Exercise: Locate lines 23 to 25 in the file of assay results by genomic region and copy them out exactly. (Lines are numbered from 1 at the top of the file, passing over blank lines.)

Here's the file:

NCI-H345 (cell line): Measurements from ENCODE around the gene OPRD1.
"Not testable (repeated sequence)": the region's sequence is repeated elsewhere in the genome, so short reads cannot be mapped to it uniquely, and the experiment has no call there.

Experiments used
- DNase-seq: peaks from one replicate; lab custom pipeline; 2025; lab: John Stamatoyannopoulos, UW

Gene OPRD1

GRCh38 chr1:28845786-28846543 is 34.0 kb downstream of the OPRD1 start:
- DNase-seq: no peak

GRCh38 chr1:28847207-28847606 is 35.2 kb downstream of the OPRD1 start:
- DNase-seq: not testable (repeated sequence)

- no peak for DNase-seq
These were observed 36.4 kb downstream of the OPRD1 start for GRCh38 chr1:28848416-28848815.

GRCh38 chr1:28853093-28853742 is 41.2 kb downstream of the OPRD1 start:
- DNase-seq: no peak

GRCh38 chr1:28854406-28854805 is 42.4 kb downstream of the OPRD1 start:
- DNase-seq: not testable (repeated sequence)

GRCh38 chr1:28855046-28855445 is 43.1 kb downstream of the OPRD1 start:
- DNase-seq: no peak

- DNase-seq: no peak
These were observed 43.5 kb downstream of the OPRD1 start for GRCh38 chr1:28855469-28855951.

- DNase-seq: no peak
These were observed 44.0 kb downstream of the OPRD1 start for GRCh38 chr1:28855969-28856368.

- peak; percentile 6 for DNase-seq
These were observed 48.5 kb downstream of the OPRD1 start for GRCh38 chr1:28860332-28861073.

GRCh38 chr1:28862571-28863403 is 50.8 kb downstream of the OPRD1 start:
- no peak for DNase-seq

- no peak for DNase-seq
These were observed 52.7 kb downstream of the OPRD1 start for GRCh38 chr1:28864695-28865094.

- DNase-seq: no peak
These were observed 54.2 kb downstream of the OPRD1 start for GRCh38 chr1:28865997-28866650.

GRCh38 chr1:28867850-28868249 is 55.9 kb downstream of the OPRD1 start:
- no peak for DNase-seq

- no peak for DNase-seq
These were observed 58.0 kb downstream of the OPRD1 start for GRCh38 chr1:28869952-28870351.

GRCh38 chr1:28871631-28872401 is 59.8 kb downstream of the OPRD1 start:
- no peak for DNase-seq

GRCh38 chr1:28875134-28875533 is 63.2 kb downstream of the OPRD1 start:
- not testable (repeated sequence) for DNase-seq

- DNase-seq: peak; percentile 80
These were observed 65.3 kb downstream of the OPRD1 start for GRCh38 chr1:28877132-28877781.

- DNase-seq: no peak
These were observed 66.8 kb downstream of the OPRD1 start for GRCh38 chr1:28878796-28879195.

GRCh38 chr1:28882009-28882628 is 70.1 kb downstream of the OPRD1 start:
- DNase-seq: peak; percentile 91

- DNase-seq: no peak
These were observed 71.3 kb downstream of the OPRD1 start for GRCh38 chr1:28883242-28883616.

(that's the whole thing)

These were observed 48.5 kb downstream of the OPRD1 start for GRCh38 chr1:28860332-28861073.

GRCh38 chr1:28862571-28863403 is 50.8 kb downstream of the OPRD1 start:
- no peak for DNase-seq